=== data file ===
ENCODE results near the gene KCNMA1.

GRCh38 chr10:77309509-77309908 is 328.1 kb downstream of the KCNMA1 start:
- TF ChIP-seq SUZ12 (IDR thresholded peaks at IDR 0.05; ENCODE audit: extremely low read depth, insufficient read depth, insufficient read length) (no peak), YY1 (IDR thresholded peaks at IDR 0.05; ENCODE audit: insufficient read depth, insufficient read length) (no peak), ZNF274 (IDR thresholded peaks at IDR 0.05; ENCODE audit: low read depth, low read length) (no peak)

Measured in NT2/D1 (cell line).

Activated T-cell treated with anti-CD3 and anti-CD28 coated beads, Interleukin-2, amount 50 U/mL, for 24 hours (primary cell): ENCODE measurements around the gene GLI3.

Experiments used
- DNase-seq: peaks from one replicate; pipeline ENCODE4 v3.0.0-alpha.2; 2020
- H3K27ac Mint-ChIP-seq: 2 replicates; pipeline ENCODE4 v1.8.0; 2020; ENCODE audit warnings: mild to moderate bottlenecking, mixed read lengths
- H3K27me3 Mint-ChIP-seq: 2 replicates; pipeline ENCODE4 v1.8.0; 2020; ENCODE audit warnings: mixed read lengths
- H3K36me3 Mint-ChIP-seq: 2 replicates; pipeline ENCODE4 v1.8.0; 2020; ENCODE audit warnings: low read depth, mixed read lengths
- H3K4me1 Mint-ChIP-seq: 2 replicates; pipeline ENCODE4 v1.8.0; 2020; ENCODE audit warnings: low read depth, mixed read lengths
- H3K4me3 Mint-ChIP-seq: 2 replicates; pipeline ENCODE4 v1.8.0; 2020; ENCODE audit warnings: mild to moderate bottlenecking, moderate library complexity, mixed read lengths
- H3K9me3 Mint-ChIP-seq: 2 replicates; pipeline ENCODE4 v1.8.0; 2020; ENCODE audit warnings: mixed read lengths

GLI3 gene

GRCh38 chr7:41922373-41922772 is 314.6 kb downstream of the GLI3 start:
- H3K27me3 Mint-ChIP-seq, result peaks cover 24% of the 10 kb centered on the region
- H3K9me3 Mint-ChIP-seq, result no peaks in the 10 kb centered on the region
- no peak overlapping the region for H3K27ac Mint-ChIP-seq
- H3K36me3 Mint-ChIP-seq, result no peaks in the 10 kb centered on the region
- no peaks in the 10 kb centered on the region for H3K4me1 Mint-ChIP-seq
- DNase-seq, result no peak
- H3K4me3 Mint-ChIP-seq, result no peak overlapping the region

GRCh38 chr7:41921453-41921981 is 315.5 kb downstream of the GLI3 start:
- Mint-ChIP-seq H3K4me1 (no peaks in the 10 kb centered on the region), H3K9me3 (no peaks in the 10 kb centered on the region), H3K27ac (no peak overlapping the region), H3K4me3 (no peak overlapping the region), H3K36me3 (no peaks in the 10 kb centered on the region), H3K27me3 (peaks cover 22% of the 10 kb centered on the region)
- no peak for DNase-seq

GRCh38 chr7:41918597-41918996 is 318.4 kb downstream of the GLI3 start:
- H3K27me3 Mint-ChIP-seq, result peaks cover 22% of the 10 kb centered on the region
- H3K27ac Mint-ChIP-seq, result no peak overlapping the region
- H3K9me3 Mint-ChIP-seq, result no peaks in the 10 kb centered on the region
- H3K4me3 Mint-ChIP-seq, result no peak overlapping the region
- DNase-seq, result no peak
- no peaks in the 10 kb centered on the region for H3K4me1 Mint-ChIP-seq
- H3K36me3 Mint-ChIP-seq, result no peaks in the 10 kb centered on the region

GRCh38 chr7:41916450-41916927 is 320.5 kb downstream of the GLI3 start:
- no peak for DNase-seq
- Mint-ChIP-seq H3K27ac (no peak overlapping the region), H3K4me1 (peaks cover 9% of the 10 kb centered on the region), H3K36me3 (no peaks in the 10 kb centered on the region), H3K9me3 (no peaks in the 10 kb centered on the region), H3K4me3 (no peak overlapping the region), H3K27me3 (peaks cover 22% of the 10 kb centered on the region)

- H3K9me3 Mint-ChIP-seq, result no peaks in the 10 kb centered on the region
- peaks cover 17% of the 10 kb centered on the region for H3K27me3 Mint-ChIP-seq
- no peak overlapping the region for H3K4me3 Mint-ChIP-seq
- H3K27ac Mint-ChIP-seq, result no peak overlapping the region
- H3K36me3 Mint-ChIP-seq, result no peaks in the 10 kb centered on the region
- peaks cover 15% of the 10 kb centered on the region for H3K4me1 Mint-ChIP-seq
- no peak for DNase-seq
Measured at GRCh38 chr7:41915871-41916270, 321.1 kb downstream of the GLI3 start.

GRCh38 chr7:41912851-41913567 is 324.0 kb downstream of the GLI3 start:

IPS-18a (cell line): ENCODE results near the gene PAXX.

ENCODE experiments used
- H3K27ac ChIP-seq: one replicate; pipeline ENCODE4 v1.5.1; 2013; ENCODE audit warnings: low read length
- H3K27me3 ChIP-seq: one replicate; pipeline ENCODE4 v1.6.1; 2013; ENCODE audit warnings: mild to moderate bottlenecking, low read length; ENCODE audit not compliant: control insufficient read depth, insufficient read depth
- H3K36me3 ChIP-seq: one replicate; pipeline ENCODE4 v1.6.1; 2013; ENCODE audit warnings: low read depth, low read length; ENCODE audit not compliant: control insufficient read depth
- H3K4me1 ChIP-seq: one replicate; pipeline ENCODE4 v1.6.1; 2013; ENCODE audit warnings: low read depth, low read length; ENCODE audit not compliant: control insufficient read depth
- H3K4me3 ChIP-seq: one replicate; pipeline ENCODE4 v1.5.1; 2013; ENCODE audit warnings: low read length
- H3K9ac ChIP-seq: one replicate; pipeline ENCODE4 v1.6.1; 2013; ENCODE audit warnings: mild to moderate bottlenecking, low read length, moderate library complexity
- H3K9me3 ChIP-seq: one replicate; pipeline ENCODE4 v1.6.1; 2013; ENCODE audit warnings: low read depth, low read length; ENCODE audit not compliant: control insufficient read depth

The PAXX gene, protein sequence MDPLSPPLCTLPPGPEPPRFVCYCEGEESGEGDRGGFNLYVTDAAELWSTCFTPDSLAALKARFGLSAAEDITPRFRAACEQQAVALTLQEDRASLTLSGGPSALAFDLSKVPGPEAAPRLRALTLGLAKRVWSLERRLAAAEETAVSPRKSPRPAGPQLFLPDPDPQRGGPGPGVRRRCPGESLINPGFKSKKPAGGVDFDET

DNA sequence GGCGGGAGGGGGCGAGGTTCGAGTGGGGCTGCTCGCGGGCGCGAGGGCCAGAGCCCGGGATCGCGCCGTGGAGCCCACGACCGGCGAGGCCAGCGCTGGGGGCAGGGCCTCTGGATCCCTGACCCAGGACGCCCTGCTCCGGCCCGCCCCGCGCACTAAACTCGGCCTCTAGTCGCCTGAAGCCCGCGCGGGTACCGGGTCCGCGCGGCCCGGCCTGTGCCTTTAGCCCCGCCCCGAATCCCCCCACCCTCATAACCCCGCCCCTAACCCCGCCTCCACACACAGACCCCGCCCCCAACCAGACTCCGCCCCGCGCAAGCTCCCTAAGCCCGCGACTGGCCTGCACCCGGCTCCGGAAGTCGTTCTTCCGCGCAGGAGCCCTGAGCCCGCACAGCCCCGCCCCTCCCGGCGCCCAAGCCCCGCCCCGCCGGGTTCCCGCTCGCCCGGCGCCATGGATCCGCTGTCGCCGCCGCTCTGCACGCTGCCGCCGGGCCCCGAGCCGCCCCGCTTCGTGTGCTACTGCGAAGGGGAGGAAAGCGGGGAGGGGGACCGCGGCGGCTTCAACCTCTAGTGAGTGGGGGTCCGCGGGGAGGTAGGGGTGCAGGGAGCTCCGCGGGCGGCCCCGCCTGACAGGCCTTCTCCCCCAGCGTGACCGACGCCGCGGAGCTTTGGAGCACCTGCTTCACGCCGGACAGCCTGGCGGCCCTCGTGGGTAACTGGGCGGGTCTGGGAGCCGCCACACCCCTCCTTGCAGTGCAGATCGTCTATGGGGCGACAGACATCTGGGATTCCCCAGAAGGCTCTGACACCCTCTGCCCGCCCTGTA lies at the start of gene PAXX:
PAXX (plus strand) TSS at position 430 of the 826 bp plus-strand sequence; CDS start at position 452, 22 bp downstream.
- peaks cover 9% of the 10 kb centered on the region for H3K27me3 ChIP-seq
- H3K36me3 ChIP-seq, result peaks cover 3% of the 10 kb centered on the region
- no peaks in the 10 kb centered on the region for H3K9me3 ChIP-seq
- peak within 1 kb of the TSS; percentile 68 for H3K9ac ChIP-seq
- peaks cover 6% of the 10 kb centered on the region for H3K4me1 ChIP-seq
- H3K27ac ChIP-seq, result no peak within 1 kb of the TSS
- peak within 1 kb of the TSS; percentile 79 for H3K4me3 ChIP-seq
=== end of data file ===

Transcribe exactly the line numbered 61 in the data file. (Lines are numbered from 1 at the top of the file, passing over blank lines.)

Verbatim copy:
- peak within 1 kb of the TSS; percentile 68 for H3K9ac ChIP-seq